A Bobcat in the Neighborhood
Humans and Nature Together Again
With some older central cities being the exception, our modern cities with single family homes sitting on large lots and surrounded by wide swaths of green space or vacant land provide good habitat for animals as well as humans.
While late nineteenth and early twentieth century people worried about loss of wilderness and wildlife due to increasing urbanization, contemporary urban residents worry about how to deal with increasing numbers of wild animals that are posing a threat to property and even life itself.
A couple of years ago after hearing that a friend of mine's husband had collided with a deer on the road at night for the second time in two years, I ran across an article claiming that property damage from collisions with deer and other wild animals inhabiting suburban areas had reached over a billion dollars a year as well as costing the lives of close to 300 people per year.
An Evening Visit by a Bobcat
My family and I live in a suburban neighborhood consisting of about 150 townhouse homes on small lots in close proximity with patches of open desert around us in suburban Tucson, Arizona.
While not frequent, we have had javalinas and coyotes wander through the neighborhood on occasion. They were as wary of us as we were of them so both kept our distance. Unfortunately, they did not wait around for me to get my camera.
We also had a large snake in the back yard - my wife thought it was a sidewinder rattlesnake but a fellow Hubber pointed out in the comments on that article that it was a harmless gopher snake. She was able to get pictures of that snake.
My wife also got some nice pictures of a bobcat which tends to visit the yard of the hospice where she works. The hospice is located in a semi-rural enclave with a fair amount of vacant land and homes built on large lots. Despite the fact that this area is a semi-developed island completely surrounded by urban development, many wild animals live in this enclave.
At twilight one evening she was able to get some good pictures of the cat as it made its way through the yard of the hospice. While her photos were somewhat dark, I was able to enhance them and lighten them up using the tools that accompany Windows Photo Gallery.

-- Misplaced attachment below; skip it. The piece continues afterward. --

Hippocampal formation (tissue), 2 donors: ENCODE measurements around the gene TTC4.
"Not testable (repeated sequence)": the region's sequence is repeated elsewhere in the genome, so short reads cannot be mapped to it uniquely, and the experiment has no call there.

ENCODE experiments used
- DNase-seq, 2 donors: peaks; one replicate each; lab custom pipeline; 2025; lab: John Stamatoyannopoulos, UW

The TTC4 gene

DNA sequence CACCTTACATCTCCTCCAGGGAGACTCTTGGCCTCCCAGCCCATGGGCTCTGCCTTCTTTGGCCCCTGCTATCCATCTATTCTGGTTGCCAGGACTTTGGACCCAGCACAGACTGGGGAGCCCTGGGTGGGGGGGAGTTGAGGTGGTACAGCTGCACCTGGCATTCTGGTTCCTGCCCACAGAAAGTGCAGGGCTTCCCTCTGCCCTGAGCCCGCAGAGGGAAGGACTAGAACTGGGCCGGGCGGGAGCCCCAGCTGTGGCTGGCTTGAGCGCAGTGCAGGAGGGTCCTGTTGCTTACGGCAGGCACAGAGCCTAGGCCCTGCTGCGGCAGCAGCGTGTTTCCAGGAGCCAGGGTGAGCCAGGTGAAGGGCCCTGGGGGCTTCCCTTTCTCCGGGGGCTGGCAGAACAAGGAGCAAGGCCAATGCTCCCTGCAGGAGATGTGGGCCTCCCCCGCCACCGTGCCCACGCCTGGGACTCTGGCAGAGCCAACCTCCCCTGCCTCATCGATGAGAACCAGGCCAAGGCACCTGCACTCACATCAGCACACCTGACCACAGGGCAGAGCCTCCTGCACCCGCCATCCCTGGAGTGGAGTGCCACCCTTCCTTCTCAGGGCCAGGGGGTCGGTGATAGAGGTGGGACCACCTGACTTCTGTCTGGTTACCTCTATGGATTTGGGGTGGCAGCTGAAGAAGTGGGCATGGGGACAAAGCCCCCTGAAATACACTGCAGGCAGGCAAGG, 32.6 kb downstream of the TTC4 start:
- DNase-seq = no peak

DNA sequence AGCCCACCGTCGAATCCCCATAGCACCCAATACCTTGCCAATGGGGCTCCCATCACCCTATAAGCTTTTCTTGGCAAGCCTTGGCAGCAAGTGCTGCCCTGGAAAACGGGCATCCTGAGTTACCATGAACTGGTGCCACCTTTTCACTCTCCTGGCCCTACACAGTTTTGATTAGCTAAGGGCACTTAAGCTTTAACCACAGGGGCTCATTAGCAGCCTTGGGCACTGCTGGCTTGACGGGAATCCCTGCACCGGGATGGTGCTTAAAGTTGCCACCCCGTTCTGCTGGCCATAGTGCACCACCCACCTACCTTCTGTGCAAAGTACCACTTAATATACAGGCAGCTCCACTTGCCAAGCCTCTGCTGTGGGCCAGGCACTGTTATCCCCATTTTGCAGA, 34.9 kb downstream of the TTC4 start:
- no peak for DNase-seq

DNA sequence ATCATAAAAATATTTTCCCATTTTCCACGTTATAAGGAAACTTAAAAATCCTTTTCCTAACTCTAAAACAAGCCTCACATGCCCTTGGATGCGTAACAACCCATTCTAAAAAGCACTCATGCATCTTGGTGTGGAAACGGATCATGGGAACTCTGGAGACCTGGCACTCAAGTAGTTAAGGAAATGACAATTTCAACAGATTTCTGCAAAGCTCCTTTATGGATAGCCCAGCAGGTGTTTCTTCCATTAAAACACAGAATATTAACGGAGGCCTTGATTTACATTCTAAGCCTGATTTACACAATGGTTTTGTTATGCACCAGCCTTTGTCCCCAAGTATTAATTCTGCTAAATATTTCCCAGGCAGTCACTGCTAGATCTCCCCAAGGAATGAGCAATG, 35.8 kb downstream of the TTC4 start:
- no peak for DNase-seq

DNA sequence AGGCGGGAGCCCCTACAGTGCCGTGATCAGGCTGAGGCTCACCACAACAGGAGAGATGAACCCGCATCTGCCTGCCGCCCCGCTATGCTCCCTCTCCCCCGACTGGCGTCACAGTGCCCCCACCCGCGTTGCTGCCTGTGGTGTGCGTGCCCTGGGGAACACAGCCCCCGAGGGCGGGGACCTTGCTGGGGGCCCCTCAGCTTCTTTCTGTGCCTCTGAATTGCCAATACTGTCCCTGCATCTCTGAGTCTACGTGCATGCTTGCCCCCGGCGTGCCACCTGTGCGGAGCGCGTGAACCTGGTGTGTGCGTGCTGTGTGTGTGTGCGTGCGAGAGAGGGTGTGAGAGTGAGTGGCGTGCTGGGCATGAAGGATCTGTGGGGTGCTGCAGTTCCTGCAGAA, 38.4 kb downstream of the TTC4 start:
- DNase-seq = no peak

Bobcats, whose scientific name is Lynx Rufus, are common in common to the American Southwestern and are close relatives of the Canadian Lynx and similar species of such cats which are found all over North America.
Bobcats, like many other members of the cat family, are nocturnal and can be found mostly at night. They are thus not commonly seen by the average person hiking in the wild or in their backyards in places like Tucson. As mentioned above, these photos were taken shortly after sunset when the bobcat began his prowl for food at night.
While bobcats and their close relatives are common and are on display in many zoos, they are often difficult to see in zoos as most zoos are open only during the day and the most one usually sees of these types of cats is a furry ball sleeping in a cornor.
Bobcats are carnivores who hunt and eat meat. Because bobcats are not very large their size being about twice that of a housecat, their prey tend to be small and include rabbits and other small rodents as well as other small prey like insects and family pets. According to WikiPedia, they have been known to go after deer on occasion as well.
As to family pets, a bobcat will attack small dogs, however, according to people I have talked to, this is not common unless the dogs get out and are running loose at night in areas where bobcats are present. Owls, another nocturnal hunter, actually present a greater threat to small dogs in yards at night although even they are not a major threat if owners keep an eye on their small dogs in the evening.
Taking Time for a Drink
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